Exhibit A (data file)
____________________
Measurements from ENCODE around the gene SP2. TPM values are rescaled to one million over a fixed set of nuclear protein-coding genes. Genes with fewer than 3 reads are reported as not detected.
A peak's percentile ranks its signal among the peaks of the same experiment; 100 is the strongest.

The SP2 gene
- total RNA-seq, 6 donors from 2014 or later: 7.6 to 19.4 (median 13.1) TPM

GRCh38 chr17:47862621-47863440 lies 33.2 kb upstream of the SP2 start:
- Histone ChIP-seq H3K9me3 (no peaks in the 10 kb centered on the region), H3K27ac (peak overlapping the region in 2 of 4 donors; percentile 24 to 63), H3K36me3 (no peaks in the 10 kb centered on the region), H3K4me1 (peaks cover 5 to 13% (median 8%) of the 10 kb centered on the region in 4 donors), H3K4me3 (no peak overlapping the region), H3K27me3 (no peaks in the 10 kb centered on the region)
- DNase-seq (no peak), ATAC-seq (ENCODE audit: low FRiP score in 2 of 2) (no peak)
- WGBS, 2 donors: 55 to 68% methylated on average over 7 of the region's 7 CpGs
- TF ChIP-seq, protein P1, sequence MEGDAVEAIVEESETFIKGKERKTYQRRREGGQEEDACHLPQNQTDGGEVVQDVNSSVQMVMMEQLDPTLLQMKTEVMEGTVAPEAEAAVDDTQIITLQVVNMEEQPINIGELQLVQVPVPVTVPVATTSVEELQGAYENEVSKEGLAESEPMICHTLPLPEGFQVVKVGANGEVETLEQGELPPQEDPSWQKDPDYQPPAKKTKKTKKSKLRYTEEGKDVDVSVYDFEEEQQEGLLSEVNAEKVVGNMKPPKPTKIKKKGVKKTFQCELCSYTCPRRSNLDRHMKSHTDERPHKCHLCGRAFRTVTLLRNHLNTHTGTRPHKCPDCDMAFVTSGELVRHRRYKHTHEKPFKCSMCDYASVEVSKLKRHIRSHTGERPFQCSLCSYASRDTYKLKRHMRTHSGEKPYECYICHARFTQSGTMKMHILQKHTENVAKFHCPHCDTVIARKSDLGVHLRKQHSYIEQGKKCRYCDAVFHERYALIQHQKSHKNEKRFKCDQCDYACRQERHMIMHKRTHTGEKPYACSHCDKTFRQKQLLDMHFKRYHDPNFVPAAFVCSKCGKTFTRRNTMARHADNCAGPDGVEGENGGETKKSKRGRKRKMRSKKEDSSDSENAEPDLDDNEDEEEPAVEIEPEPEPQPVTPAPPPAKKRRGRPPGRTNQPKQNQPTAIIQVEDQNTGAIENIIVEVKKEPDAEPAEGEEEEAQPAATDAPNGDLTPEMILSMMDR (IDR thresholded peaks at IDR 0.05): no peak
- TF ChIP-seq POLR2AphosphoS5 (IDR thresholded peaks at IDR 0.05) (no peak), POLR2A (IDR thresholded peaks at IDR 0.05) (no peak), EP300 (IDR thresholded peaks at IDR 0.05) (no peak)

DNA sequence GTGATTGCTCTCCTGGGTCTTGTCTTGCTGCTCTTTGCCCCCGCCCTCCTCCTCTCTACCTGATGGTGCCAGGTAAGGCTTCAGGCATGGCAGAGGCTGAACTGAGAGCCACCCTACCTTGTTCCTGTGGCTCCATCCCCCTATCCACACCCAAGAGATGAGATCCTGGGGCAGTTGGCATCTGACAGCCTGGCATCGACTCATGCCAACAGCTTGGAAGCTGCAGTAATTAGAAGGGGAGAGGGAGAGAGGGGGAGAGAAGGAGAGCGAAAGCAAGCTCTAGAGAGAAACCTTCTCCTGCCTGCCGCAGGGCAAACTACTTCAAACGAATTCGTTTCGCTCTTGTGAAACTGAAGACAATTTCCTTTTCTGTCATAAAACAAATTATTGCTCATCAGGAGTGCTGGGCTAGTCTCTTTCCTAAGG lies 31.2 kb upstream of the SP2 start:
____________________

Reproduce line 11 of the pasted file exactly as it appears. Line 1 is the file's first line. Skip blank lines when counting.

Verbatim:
DNA sequence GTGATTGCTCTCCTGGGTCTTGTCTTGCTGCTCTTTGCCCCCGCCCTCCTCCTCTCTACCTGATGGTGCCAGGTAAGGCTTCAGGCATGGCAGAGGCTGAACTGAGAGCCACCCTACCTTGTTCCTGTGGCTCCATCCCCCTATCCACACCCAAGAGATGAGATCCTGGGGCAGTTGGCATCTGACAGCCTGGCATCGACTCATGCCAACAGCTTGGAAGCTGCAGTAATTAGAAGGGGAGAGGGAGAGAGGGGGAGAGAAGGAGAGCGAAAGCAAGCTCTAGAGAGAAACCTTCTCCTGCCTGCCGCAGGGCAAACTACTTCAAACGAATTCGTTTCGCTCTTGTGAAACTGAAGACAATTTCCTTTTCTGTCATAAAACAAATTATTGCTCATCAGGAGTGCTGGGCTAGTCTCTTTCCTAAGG lies 31.2 kb upstream of the SP2 start: